I’ve been looking at different landscapes in the books I have chosen to feature this month but none have been as harsh as that which is featured in Andy Weir’s best-selling book The Martian. The planet of Mars is totally hostile to human life and when, because they thought he was dead, Mark Watney is left there by the crew of his space mission he has to overcome the hostile environment to survive – and maybe someone will be able to come and save him. Fortunately Mark is a man of many talents and a lot of knowledge so he is able to battle all the things which the planet throws at him, but it isn’t easy.
This is real science fiction – no fantasy elements, no little green men but just a situation which could exist given what we know now. I’m not a scientist so I can’t absolutely guarantee that the science and technology in this book is accurate but it FEELS accurate, is consistent within itself and actually is very similar to what is described in Chris Hadfield’s excellent book An Astronaut’s Guide to Life on Earth. A lot about this book reminded me of the science fiction of Robert Heinlein, Isaac Asimov and Arthur C Clarke but definitely with a lighter style.
This book has one of the great beginnings. Mark Watney is left stranded on Mars after the rest of his expedition has to evacuate quickly – they think he is dead. His log is the story of how he is going to survive when completely cut off from everyone and with no communication – he is dependent on his life support systems, he doesn’t have enough food and no one else is scheduled to visit the planet for four years. This book is about how he resolves those issues, aided on occasion by the folks back on earth. I’ve seen this book described as “nerd in space” and certainly there is a lot of problem solving (even using duct tape so you can see how realistic it is). If you liked the bits in the Apollo 13 film when they had to resolve issues by cutting up the cover of their flight manual and using that material then you are going to love this.
What makes the book a gripping read, however, is Watney’s narrative voice. He is capable but irreverent. Some of his comments made me laugh out loud – there is a running gag that all the music he can find to listen to is an ex-colleague’s collection of disco music. He tackles problems, adjusts to his situation and even writes letters to his departed crewmates. In between Watney’s log entries are bits of the story from the point of view of those on earth and the crew that left him as they too try to solve the problem of how to get him back. Thankfully the author avoids any bits from the point of view of his waiting family and there is no wife/girlfriend figure to tear at the emotions – this is Watney’s story.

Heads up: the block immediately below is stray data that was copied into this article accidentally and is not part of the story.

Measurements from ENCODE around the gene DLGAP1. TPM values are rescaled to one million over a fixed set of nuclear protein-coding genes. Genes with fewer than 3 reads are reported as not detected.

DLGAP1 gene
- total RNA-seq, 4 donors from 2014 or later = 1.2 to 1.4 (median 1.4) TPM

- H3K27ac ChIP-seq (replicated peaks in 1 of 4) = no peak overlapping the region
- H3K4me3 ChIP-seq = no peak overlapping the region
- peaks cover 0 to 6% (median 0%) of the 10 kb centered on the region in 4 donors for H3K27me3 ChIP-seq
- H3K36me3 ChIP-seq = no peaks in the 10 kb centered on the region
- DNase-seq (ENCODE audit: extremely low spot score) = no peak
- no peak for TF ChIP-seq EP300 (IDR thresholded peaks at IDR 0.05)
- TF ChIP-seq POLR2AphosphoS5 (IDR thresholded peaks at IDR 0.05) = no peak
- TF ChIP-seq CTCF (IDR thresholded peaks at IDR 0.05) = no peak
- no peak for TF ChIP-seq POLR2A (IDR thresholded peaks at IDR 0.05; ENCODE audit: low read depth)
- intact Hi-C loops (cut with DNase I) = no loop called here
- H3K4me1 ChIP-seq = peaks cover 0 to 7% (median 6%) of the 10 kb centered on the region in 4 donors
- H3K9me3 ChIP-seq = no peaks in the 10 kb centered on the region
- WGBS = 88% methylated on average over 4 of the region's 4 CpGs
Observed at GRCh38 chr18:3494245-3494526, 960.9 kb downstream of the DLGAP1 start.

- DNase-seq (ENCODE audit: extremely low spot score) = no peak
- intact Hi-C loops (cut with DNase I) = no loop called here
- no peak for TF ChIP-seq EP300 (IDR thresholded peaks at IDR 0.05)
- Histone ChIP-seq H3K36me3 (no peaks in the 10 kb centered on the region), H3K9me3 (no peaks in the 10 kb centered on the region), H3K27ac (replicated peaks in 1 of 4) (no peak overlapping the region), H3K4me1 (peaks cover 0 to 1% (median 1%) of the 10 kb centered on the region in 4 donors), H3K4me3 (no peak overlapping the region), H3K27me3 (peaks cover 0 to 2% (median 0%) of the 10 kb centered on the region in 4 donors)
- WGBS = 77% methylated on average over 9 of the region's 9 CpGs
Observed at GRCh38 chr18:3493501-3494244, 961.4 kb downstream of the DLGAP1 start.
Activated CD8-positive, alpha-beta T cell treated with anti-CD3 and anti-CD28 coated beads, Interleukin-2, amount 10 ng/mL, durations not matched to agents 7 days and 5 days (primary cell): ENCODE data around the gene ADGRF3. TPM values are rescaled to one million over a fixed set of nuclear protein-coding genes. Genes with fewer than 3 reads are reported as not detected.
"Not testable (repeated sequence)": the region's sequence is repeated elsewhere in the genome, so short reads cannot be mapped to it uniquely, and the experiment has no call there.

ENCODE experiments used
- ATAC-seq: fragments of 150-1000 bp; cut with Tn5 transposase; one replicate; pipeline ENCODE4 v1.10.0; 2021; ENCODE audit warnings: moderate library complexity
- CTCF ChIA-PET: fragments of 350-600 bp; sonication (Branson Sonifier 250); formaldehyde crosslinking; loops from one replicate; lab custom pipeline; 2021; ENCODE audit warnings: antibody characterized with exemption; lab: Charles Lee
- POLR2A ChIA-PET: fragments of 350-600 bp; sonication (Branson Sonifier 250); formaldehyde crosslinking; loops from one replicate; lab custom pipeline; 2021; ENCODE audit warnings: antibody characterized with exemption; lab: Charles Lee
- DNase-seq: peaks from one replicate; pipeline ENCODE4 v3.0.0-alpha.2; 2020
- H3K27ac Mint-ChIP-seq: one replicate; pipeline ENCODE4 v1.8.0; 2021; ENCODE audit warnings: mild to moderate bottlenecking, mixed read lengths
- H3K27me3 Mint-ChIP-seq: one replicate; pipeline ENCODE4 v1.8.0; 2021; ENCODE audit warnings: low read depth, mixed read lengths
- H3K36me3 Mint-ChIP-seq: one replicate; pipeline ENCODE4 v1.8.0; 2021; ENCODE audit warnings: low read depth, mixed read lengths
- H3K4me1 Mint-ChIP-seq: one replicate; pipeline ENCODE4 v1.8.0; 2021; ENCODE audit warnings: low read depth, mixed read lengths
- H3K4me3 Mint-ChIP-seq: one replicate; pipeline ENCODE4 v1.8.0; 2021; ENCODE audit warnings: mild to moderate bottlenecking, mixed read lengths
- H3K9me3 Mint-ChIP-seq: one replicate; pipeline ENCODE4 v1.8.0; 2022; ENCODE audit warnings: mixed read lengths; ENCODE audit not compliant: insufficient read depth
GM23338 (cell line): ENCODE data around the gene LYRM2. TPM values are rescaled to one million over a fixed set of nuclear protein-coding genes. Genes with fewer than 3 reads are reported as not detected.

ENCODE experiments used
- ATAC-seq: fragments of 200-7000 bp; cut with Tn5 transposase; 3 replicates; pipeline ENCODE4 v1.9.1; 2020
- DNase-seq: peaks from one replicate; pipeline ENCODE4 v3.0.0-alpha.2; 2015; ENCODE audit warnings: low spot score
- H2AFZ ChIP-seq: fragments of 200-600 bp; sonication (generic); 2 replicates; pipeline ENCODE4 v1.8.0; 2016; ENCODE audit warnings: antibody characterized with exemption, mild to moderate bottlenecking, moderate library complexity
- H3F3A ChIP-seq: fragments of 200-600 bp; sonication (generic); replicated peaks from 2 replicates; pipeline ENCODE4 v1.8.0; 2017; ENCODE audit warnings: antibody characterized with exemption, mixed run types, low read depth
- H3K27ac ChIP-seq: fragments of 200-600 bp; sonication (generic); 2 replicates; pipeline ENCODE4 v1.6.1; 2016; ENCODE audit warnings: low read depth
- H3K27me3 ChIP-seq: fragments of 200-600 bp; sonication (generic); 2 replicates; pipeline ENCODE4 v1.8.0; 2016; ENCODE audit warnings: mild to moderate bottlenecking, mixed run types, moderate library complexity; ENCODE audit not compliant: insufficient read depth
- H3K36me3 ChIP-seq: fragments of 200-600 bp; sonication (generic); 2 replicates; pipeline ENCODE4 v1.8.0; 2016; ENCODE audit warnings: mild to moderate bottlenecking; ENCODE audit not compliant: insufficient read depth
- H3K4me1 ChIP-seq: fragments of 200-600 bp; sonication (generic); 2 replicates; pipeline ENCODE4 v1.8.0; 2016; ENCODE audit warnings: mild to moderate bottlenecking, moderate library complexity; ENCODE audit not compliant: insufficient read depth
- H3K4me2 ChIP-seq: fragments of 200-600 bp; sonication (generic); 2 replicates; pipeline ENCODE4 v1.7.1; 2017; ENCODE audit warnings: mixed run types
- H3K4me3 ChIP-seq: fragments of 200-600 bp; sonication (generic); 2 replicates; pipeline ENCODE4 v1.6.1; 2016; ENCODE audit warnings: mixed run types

I could not put this book down. I was absolutely gripped. On occasions I was tearful and on others I laughed. This is the ultimate feel good/triumph over tragedy novel.
The thing which puts this book above so many science fiction novels, and I have read quite a few, is the humour. Watney is pouring his soul out to his diary and he needs to laugh rather than cry and you will laugh with him. Every now and then though something bad happens and you realise how perilous his survival is and how unlikely it is that he will be saved. On earth and in the mission control team there are doubts too and some people don’t want to take the risks that would be necessary to retrieve their missing astronaut. When China is approached for assistance and agrees to help their scientists rue the loss of ground-breaking experiments which may never happen again just to rescue one individual. These moments are also important because these are the discussions that need to be had in a situation like this.
This is, however, a book about a hero. A man who is forced to survive in a hostile environment and who is able to do so. You experience the highs and lows of his fight for survival with him and you laugh and cry with him too. Without the excellent characterisation of Mark Watney this would be only a good science fiction yarn but with it it is an exceptional one
I read this book some time ago and I have actually seen the film too – the book is better but the film is OK in my opinion.